Saginaw Mayor Wilmer Jones Ham, who was there and happy to advise Darvin.
"He asked me to pray for him. And the guys I saw on the team said 'Mama
Ham, are you praying for us?' I said I got my prayer hand up right now."
OK, so you’re
Darvin Ham. Your name is Ham. You make a millionaire’s salary to do absolutely
nothing on national television. When your team is up by thirty with two minutes
left in the game, the crowd screams for Darko Milicic. You have Mama Ham,
the mayor of Saginaw, dressed in her Sunday best and praying for you in front
of the snickering Piston beat writers.
And then, when
you get home, your wife beats you. How’s that for a life?
previously in this space, Deneitra Ham this past March became the first NBA
wife to be arrested for beating her husband when she smashed a wine bottle
over Darvin’s head during a late-night argument. Though battered husbands/boyfriends
are fairly common in baseball (hello, Chuck Finley and Scott Erickson) and
not unheard of even in the rough-and-tough NFL (Dolphins tight end Randy McMichael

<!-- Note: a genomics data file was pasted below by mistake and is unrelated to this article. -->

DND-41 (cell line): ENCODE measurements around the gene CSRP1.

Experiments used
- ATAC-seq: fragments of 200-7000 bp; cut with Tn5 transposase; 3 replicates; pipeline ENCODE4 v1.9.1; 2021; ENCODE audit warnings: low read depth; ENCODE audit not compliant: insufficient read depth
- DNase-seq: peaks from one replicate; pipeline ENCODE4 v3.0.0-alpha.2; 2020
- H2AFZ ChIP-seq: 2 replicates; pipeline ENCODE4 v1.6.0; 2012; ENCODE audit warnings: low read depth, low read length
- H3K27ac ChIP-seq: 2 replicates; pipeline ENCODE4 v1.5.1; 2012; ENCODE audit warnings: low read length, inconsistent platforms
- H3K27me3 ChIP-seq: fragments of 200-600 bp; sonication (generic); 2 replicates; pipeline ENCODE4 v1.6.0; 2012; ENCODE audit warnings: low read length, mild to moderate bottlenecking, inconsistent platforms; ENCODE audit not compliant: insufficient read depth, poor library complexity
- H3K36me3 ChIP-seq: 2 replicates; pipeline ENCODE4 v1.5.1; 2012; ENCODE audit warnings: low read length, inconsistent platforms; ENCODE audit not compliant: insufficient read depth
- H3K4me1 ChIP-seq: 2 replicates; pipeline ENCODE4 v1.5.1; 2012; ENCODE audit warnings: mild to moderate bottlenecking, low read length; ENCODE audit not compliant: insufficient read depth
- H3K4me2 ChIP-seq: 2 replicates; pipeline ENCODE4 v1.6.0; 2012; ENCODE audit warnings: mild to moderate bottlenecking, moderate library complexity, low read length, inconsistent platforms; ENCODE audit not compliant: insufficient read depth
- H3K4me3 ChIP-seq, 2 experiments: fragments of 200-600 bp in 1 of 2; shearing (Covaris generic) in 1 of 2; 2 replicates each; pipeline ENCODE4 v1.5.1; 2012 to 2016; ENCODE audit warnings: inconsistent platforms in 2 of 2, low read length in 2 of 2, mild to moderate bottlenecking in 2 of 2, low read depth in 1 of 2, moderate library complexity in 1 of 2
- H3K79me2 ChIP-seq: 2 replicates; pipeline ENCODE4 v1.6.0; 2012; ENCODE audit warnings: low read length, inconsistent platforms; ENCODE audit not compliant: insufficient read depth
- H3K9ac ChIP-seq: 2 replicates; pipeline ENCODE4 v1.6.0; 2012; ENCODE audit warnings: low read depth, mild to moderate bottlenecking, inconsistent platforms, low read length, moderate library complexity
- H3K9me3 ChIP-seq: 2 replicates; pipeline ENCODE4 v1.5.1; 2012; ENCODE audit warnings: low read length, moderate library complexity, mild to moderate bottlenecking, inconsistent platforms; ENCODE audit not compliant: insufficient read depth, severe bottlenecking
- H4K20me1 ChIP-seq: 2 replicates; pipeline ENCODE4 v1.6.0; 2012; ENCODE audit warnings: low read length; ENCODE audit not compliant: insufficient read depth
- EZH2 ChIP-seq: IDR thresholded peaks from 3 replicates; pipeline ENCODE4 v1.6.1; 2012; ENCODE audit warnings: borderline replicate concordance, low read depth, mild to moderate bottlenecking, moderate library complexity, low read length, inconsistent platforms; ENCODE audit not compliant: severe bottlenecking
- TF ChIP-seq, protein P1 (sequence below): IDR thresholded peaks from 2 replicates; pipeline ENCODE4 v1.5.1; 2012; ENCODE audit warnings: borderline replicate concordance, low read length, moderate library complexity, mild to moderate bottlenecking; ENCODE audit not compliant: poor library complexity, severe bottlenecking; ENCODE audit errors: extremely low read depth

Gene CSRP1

was the latest, oddly enough, in a string of battered NFL passcatchers), Ham
was the first to break the mold in the hyper-macho NBA.
In any case,
Ham suffered from a case of bad timing this week, as his wife was sentenced
in the middle of the NBA finals. Just before game 6, word leaked out that
Deneitra had been sentenced to 12 months probation, 30 hours community service,
and a fine. She was also ordered to enter an anger management program for
the protection of her husband. All of this in front of the international sporting
press—on an off day, between games. Incidentally. Deneitra doesn’t work—who’s
going to pay that fine? Can you imagine that conversation at home, before
Darvin goes to work: “Honey, can you give me eight thousand dollars for hitting
you on the bridge of the nose with a wine bottle?” “Sure, honey!” Ah, domestic